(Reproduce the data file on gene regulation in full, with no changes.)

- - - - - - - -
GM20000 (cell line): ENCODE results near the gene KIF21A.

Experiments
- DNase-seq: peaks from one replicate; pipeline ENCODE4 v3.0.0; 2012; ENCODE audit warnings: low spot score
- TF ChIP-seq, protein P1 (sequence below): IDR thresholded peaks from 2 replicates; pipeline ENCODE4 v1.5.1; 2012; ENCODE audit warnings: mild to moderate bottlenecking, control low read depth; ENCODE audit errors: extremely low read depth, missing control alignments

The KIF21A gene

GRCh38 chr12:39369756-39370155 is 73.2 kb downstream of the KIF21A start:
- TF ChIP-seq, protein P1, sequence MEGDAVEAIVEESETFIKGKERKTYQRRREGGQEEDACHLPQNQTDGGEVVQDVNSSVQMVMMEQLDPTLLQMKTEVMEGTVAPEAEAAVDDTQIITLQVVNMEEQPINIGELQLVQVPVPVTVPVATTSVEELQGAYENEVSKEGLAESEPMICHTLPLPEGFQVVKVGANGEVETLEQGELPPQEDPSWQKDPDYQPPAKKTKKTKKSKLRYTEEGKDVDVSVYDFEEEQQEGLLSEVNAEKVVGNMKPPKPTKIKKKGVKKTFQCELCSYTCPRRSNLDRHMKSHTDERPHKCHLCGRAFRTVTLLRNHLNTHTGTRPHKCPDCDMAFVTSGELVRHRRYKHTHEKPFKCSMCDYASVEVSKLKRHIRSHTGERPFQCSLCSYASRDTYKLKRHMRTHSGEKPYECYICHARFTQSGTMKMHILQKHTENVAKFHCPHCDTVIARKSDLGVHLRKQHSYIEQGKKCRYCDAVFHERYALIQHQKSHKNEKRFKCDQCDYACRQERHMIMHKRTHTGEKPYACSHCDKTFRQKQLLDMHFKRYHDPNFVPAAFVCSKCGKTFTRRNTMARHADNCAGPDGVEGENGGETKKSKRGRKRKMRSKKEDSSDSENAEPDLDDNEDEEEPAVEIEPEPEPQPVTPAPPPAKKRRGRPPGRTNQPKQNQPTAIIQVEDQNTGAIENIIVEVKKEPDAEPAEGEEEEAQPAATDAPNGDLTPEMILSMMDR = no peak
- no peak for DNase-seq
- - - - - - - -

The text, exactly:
GM20000 (cell line): ENCODE results near the gene KIF21A.

Experiments
- DNase-seq: peaks from one replicate; pipeline ENCODE4 v3.0.0; 2012; ENCODE audit warnings: low spot score
- TF ChIP-seq, protein P1 (sequence below): IDR thresholded peaks from 2 replicates; pipeline ENCODE4 v1.5.1; 2012; ENCODE audit warnings: mild to moderate bottlenecking, control low read depth; ENCODE audit errors: extremely low read depth, missing control alignments

The KIF21A gene

GRCh38 chr12:39369756-39370155 is 73.2 kb downstream of the KIF21A start:
- TF ChIP-seq, protein P1, sequence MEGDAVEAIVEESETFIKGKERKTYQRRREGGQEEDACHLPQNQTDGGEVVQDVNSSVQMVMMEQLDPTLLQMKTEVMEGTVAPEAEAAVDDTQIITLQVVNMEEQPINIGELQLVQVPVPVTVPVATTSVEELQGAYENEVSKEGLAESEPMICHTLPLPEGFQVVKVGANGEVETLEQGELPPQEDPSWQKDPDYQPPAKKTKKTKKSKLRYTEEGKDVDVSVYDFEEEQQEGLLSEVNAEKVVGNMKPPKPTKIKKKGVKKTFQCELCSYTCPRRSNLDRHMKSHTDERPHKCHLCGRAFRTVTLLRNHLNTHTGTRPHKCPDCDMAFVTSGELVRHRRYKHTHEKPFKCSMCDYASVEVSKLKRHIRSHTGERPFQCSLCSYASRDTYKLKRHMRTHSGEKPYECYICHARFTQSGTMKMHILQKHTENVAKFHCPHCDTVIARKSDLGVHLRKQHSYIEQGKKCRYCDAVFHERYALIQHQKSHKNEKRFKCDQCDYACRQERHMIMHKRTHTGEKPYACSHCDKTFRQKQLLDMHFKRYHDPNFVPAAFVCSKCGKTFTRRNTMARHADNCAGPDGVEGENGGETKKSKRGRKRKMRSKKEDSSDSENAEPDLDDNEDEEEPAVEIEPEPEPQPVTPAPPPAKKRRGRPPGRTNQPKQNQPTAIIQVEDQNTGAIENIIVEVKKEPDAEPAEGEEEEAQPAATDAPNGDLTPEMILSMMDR = no peak
- no peak for DNase-seq